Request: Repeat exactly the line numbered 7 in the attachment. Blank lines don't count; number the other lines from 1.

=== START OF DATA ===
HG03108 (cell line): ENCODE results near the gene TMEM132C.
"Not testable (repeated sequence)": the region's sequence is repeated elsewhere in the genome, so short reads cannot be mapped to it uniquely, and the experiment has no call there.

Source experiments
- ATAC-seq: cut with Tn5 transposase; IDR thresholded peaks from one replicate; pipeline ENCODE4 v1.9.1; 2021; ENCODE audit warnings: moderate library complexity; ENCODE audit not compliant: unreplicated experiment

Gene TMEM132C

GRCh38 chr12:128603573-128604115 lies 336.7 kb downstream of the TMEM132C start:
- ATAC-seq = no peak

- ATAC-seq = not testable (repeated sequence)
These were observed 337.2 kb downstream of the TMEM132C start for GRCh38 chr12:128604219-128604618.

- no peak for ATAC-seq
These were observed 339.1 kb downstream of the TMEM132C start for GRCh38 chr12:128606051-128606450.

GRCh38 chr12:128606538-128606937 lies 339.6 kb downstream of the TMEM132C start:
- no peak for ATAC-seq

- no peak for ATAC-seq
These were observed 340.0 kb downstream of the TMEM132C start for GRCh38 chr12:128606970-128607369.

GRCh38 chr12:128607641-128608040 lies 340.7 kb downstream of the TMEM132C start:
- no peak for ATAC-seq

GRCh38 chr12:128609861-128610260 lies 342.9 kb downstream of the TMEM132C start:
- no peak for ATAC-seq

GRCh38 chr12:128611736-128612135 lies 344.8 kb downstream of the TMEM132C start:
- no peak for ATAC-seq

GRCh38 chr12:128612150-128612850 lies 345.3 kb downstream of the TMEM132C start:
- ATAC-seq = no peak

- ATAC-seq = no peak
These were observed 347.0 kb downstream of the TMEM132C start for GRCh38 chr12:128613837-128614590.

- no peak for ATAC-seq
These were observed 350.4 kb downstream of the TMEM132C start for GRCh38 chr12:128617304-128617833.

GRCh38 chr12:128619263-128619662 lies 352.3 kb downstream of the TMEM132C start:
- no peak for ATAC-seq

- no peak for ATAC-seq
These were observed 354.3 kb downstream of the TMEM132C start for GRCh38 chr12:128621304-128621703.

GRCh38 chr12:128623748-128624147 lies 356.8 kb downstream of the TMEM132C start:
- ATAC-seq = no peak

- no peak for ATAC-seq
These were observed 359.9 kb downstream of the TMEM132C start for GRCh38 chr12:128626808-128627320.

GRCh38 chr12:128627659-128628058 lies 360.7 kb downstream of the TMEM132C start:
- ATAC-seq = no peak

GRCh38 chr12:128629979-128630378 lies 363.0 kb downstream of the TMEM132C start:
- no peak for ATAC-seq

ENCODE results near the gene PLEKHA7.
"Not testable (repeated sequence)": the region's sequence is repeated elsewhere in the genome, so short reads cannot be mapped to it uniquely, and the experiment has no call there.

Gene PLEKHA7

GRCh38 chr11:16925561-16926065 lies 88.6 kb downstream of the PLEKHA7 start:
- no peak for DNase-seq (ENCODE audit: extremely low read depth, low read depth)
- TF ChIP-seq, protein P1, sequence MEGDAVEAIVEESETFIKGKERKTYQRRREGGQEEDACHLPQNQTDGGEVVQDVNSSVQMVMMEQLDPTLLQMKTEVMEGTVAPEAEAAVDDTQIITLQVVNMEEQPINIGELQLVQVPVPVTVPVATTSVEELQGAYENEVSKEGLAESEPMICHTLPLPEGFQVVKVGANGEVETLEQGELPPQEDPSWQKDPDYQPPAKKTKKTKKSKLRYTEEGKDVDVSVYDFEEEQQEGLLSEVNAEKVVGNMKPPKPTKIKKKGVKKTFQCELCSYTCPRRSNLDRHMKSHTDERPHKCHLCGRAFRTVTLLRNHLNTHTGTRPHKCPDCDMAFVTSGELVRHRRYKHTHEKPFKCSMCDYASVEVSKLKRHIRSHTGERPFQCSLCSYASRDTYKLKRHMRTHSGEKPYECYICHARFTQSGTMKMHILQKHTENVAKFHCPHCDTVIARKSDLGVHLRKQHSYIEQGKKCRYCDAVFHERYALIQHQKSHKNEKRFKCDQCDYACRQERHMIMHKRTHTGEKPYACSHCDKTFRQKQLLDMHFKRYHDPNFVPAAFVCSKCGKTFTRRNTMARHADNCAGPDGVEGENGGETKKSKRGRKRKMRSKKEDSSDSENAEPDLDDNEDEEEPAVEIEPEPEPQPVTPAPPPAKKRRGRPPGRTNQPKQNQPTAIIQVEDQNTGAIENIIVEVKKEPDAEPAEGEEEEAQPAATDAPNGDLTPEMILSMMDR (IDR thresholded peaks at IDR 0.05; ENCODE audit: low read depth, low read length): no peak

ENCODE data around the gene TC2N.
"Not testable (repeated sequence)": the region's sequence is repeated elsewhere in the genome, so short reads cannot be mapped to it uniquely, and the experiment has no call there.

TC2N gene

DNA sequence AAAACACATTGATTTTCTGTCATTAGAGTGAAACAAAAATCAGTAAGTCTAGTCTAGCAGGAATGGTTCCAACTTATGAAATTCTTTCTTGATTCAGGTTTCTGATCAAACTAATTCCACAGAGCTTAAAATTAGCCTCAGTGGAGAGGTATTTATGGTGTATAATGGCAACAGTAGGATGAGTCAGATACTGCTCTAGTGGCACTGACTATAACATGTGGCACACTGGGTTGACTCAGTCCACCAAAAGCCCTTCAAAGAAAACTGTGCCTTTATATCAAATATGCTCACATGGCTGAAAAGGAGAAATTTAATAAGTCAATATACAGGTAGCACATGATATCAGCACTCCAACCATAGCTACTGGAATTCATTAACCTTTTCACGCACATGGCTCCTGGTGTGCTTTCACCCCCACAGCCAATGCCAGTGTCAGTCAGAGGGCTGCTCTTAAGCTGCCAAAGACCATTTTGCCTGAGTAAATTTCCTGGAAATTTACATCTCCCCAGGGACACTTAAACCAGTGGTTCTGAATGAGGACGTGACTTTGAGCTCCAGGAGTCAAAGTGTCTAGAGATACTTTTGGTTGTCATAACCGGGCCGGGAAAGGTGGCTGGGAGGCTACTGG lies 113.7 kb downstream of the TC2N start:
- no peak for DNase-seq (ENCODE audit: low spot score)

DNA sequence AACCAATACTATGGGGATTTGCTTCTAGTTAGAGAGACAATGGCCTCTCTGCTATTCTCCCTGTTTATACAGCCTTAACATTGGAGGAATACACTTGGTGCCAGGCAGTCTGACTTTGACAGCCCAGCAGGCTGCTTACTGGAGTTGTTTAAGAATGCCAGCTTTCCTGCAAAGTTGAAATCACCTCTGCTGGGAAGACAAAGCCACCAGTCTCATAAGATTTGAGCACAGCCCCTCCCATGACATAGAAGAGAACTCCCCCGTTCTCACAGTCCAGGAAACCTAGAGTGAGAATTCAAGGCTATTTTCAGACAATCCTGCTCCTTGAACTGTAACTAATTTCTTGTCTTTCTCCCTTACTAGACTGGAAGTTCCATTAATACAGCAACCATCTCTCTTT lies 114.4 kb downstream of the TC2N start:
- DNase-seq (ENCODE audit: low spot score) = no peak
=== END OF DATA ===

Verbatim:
- ATAC-seq = no peak